More planer experiments (with the DW735)

I wanted to experiment to see how the knives on the DW735 performed when subjected to things that aren't meant to go through a planer.

The first test was with some steel. It doesn't take much steel to nick the blades, so I used some staples. I took two pieces of silver maple and put staples in over the edge, with just one prong in the wood, then cut it flush so only the prong was left in the wood.

I then ran that through my DW735, but near the edge, so that I could more easily avoid the damaged part of the knives later.

Here you can clearly see a nick in the knives starting right at the staple. It's a substantial nick.

I measured the ridge from the nicked knives with my dial indicator. It was 0.005" high. I tried the same test on my cheap Mastercraft planer. The ridge on the Mastercraft planer was 0.006" high. Slightly higher. But then again, the Mastercraft only has two knives to nick vs. the three in the DeWalt.

Other than metal and stone grit, paint is one of the worst things to pass through a planer. The titanium dioxide used for the white pigment base of most paints is very hard and wears blades quickly.

I painted one surface of several 50 cm long strips of hardwood white, then planed one of them on the DeWalt planer, followed by a regular piece of wood. I couldn't see any signs of damage to the knives, so I followed it with the other two samples. Still no sign of damage. Maybe the paint wasn't on thick enough, or maybe the artist paint isn't as damaging?

I had a piece of construction lumber that had been painted, about 90 cm (3') long. I cut a 1 cm wide strip off this wood and passed it through the planer.

After planing the strip of wood, I planed another piece of wood, and I could clearly see some damage to the knives from where I had planed it. I then did the same test on the cheap Mastercraft planer and didn't see any signs of damage.

So it looked like the knives in the DeWalt became damaged more easily. But the next day it occurred to me that the damage from paint shouldn't have discrete ridges in it like I had from this sample. So I repeated the test on a different part of the cutter head on the DeWalt. This time, no visible damage. I ran three more strips through at the same place on the knives and still no sign of damage. So the one time where the painted wood caused noticeable damage was probably from grit under the paint.

While experimenting with planing paint, I started looking closely at the planed surfaces, and I noticed divots in the wood from time to time.

The sample at left is from planing 3/32" (2.4mm) off a piece of wood on the DeWalt. I suspected these were from shavings circulating around the planer head and getting pushed between the planer's knives and the wood.

Planing just 1/32" (0.8 mm) at a time for eliminated the divoting for the most part. The sample at left is from the DW735.

Switching to the slow feed rate also mostly eliminated the divoting, but instead of running the wood at half speed, I could just make two shallow passes to get the same result.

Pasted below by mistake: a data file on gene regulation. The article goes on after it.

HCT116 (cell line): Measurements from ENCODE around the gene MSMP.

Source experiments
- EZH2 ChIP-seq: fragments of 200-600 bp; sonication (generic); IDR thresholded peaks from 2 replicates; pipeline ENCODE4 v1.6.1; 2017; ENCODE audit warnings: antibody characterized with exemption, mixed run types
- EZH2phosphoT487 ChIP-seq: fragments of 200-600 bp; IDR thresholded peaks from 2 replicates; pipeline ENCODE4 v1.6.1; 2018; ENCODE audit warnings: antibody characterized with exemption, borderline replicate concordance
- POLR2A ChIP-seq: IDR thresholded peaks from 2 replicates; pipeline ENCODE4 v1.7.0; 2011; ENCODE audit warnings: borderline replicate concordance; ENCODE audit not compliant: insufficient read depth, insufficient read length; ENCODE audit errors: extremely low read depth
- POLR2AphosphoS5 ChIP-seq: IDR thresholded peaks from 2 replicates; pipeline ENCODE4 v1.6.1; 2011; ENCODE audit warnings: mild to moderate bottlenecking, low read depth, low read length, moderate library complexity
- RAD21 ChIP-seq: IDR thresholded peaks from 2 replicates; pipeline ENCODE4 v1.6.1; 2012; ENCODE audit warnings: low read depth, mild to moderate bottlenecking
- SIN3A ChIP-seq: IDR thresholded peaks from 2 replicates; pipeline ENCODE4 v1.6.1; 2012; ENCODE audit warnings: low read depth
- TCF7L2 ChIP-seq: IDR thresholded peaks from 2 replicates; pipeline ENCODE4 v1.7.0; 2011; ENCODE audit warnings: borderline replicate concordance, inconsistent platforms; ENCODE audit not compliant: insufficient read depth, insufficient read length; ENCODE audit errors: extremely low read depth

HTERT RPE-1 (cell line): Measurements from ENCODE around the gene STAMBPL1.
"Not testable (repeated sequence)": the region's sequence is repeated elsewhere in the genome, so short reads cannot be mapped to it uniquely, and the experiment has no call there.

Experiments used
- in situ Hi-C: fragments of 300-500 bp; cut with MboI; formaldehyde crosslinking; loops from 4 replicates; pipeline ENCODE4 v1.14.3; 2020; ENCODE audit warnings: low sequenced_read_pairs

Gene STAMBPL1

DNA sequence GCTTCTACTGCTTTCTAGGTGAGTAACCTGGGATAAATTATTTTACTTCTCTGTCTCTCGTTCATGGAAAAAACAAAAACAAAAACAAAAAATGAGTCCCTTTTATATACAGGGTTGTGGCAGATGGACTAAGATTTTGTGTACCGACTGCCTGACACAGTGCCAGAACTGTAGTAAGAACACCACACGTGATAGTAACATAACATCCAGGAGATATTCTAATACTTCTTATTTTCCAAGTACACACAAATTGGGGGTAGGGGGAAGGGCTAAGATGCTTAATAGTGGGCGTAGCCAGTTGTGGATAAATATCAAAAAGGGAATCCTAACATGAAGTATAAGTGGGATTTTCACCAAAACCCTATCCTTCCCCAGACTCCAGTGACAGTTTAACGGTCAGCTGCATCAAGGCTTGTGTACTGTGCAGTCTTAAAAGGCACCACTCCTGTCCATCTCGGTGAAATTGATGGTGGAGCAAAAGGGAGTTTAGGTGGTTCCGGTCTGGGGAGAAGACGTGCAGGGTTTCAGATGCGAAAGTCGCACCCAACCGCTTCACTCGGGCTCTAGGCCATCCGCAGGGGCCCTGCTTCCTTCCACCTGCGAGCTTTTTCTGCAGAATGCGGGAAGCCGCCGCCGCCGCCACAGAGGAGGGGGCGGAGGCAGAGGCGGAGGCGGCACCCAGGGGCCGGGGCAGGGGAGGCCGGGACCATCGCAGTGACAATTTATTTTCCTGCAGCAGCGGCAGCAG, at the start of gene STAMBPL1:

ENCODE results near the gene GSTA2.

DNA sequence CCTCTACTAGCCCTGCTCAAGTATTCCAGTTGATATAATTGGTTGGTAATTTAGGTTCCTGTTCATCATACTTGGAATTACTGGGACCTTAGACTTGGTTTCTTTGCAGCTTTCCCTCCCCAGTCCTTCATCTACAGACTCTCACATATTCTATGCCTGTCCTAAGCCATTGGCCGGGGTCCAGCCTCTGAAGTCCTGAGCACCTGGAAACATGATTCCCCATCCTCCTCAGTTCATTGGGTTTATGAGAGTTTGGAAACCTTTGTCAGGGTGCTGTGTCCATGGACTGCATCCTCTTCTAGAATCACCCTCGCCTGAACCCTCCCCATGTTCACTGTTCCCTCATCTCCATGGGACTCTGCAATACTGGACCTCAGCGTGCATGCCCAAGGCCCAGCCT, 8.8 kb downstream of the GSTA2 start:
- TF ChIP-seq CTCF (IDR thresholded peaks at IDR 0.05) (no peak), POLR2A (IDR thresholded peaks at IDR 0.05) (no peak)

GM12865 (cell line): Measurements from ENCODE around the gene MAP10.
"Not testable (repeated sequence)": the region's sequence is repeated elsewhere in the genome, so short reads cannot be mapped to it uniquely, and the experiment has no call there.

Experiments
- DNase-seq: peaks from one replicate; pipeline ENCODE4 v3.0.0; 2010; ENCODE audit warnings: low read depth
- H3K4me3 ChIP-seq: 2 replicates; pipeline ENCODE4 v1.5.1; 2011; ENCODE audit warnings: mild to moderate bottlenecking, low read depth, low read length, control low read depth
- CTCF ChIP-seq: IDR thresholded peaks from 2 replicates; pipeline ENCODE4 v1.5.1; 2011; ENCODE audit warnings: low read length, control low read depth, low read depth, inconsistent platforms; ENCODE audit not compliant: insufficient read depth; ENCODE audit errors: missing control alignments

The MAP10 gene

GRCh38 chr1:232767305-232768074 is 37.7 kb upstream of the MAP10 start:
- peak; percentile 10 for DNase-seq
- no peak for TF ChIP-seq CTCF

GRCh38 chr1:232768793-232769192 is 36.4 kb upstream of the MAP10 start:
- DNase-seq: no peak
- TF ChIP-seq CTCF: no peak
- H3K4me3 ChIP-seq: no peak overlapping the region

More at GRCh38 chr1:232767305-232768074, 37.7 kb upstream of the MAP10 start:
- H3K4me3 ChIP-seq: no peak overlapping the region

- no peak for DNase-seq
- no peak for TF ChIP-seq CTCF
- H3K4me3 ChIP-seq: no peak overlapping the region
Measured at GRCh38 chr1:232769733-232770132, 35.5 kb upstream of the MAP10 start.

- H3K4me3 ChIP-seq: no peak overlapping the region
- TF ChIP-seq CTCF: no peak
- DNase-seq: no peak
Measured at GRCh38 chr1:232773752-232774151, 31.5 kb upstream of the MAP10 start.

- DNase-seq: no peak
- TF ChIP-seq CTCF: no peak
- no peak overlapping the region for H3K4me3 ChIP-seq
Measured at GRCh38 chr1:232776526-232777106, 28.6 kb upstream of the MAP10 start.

And the same test on the Mastercraft planer, planing 3/32" (2.4 mm) off the wood — very similar divoting.

Similar to the DeWalt planer, planing just 1/32" (0.8 mm) off the wood for the most part eliminated this divoting.

I was starting to wonder what the point of the slow feed rate was, so I took some maple with some wavy grain (I didn't have any highly figured wood at hand) and planed that, planing a fair amount off. Both planers had a bit of tear-out here and there, though hard to see. You can also see some divoting as seen with the softwood, but not as pronounced. Click image to enlarge.

Taking shallow passes reduced the tear-out, but taking shallow passes AND using the slow feed rate eliminated the tear-out on this wood.

At left two pieces of wood, top one a shallow pass on the DeWalt at slow speed, bottom one from the Mastercraft planer.

I wanted to get a cut that was as clean as possible. Even with the DeWalt hooked up to my big dust collector with a 4" dryer hose, I knew there was still a lot of pressure in the hose, so I disconnected it to let more air out. This cut down on the divoting. It's hard for a dust collector to take all the air that the DeWalt pushes out the exhaust port.

Looking into the exhaust port, the blower impeller has two sides, one for the chips, the other for the motor cooling air. So the motor's cooling air is also blown into the dust collector. It would have been better if the motor's cooling air didn't add to the air pushed into the dust collector. In the YouTube comments, some complained about the motor on their DeWalt planer overheating. I suspect this may be caused by inadequate airflow. So if your DW735 doesn't suck up all the wood chips, leaving some on the table, it probably has too little airflow and may overheat.

Finally, I loosened the screws on one of the knives and shifted it over by a millimeter. This for the most part eliminated the ridge left by my staple experiment. By comparison, the ridge above that is from the staple nick on my Mastercraft planer.

Shifting the knives to the side is much easier on the DeWalt, as is changing knives, as is true for other planers with disposable knives too.

Thanks again to Tegs tools for giving me the planer for free. Check this video walking around Teg's tools in their Rymal road store in Hamilton.

The above was done in 2016. A few years later, I figured, if shifting the kinves helps by mis-aligning the nicks, why not try swapping (or flipping) just ONE of the knives. Sure enough, that made a big difference.

More about planers:

Planer snipe on
small thickness planers

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